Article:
Sammy McIlroy on playing with his Old Trafford heroes and immense pride in pulling on NI shirt.
Imagine any of today’s pampered Premier League stars travelling by bus, while carrying their own boots, on their way to a first-team debut in one of the biggest games in the land aged just 17.
That was Sammy McIlroy 49 years ago, hopping aboard the local Stretford bus, bound for Old Trafford, looking forward to travelling on to support the team in the derby at the old Maine Road later that afternoon. He was virtually unrecognised and blissfully unaware he was about to make one of the most dramatic entrances in Manchester United history.
This was the United of Best, Law and Charlton, except on this day there was no Law, who was injured. Enter McIlroy.
His goalscoring debut in the Manchester derby of November 1971 is woven into club legend as the Belfast boy and future Northern Ireland captain went on to earn his own special place in United hearts, not least as the last of the celebrated Busby Babes, the final player signed by the great Matt Busby on his 15th birthday (August 2, 1969).
It was a journey that began in the shadow of The Oval in east Belfast and during our conversation Sammy recalled his childhood.
“I grew up in Severn Street in east Belfast with our family home no more than a few hundred yards away from The Oval. My dad, Samuel, played for Linfield Swifts, so you can imagine the stick I took from my mates, who were all Glentoran fans,” he said.
“As very young kids we never really had any football heroes across the Irish Sea. Our idols were local players such as Sammy Pavis of Linfield and Walter Bruce and Eric Ross who both played for Glentoran.
“Of course, everything changed when I was nine and George Best made his debut for Manchester United. I wanted to be just like George Best.
“From then on, Manchester United was my team and George Best was my hero. I went to school every day and practiced as hard as I could and went to bed every night dreaming that one day I would play alongside George for United and Northern Ireland.”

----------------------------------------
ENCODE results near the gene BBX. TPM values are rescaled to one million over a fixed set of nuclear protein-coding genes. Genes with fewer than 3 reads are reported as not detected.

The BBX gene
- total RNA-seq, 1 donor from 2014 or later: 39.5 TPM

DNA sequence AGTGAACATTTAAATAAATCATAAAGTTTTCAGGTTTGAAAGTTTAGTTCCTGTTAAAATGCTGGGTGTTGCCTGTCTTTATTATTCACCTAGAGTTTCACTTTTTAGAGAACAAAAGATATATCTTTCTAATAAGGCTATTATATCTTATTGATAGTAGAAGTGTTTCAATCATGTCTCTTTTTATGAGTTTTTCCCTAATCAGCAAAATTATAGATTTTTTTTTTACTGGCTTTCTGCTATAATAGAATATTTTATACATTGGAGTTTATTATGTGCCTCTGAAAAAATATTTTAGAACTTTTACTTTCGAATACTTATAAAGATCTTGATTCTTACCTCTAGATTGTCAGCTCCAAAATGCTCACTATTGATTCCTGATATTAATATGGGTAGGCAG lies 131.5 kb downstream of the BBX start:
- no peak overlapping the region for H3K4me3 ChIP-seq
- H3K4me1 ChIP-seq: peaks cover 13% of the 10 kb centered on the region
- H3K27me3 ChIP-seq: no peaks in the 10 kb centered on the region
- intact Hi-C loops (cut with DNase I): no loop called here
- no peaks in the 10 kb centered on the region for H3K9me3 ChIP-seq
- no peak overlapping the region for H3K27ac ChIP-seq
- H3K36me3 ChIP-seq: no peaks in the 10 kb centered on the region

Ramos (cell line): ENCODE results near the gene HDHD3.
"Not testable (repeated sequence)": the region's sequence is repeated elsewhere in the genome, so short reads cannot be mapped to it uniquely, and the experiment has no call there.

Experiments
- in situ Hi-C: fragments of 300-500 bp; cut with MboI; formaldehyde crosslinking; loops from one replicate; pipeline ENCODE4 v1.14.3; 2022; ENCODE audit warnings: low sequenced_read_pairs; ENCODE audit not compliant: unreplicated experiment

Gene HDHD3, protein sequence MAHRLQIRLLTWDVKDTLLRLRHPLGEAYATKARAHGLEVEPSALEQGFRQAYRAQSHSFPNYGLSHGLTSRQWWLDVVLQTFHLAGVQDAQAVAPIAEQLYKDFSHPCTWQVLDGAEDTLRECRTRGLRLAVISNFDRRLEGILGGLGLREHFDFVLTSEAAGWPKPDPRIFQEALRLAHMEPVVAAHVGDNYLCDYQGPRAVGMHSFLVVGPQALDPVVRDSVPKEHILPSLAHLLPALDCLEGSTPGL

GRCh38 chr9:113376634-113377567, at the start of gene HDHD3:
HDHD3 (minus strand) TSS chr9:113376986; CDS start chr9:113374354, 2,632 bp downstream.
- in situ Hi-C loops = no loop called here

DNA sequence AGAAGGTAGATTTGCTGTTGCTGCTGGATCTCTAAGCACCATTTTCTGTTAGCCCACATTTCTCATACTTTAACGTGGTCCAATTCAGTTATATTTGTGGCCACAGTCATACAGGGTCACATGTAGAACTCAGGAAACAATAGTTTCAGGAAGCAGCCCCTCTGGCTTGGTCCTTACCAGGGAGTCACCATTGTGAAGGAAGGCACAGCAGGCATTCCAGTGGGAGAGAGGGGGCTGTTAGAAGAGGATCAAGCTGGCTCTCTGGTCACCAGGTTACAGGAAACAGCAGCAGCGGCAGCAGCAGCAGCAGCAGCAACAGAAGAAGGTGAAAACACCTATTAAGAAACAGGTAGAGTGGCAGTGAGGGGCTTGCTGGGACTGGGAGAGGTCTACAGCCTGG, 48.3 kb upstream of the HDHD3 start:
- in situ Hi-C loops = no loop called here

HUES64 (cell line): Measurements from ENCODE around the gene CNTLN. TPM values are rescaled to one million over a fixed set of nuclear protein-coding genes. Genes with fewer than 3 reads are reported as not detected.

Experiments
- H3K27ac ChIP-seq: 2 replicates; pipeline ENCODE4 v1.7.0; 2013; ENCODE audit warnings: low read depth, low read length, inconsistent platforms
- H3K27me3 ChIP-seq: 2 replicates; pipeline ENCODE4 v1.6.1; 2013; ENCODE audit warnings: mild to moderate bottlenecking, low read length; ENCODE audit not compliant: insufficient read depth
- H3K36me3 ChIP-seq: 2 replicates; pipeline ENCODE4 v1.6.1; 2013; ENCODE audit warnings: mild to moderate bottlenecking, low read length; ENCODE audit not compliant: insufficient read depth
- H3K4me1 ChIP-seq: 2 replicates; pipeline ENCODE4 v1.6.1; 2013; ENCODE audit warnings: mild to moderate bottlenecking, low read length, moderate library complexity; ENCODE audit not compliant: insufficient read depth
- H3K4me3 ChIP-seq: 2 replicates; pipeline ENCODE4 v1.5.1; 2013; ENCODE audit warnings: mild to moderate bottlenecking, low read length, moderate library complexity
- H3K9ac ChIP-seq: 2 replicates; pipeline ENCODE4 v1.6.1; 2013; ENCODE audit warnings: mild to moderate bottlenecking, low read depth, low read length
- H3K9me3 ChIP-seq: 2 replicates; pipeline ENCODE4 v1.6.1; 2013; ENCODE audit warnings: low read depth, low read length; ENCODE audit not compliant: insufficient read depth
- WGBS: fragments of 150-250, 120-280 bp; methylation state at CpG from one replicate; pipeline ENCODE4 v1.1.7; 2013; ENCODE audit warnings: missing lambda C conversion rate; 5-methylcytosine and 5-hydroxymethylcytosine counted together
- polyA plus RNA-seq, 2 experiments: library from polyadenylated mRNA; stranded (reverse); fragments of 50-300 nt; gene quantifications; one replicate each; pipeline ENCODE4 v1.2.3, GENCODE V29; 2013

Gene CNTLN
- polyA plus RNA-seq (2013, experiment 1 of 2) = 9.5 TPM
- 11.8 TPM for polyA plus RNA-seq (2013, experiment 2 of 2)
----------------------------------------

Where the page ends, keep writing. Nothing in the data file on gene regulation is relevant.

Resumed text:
Sammy had already appeared four times for the Northern Ireland Schoolboys and was playing for Ashfield Secondary School in east Belfast when Bob Bishop, United’s legendary scout, spotted him, having famously discovered the young Best a few years previously. In fact, it was Bishop who bought the young McIlroy his first modern pair of football boots, the ones without toecaps in them.
Sammy fondly remembered: “Not long after George burst onto the English football scene, the word spread around my school and area that Bob Bishop was on the lookout for the next George Best.
“I first met Bob when I was nine and we got on really well. Bob was a really lovely man and very generous, almost like a grandfather figure to us. Obviously, I was still at Mersey Street Primary School at the time and far too young to become a footballer, so Bob told my parents that he would keep an eye on me and that if I developed then there was the possibility that I could follow George across the Irish Sea to get a trial with Manchester United.
“And Bob was true to his word, despite the fact that he had literally hundreds of young hopeful footballers to keep track of.”
The wise old talent spotter knew the 14-year-old McIlroy was a prodigious young talent after he became a regular attendee at Bishop’s weekend football camps at his cottage in Helen’s Bay, County Down, known as Boyland.
Eventually he was sent over to Manchester, and he recalled: “During the Easter holidays in 1969 I travelled to Manchester for a trial. I must have done alright because I was invited back over to Old Trafford in July 1969 and a few weeks later on August 2, the day of my 15th birthday, I got the present every boy dreamed of — an amateur contract with Manchester United.
“Matt Busby sent Joe Armstrong over to Belfast to sign me and I was the happiest kid in the world.”
He signed professional forms with the Reds on his 17th birthday and eventually Frank O’Farrell, who had taken over from Busby on the great manager’s retirement, handed the youngster his full debut on that fateful day.
But the game on November 6, 1971 was no ordinary debut — such was the confidence the manager had in McIlroy that he had no hesitation in throwing him into the white-hot atmosphere of a Manchester derby at Maine Road after Law had picked up his injury.
He revelled in the derby atmosphere, playing alongside Best and Tony Dunne in midfield. The match was a thriller and ended 3-3, with McIlroy scoring United’s opening goal (in a move started by Best) and setting up the other two for Alan Gowling and Brian Kidd. Unsurprisingly, the United fans took an instant shine to the young Irishman, who would go on to play for the Reds for another decade.
McIlroy recalled: “That Saturday, I did what I always did and took the bus to Old Trafford. I had my boots with me, as I always carried them around everywhere I went, and I was looking forward to enjoying the derby.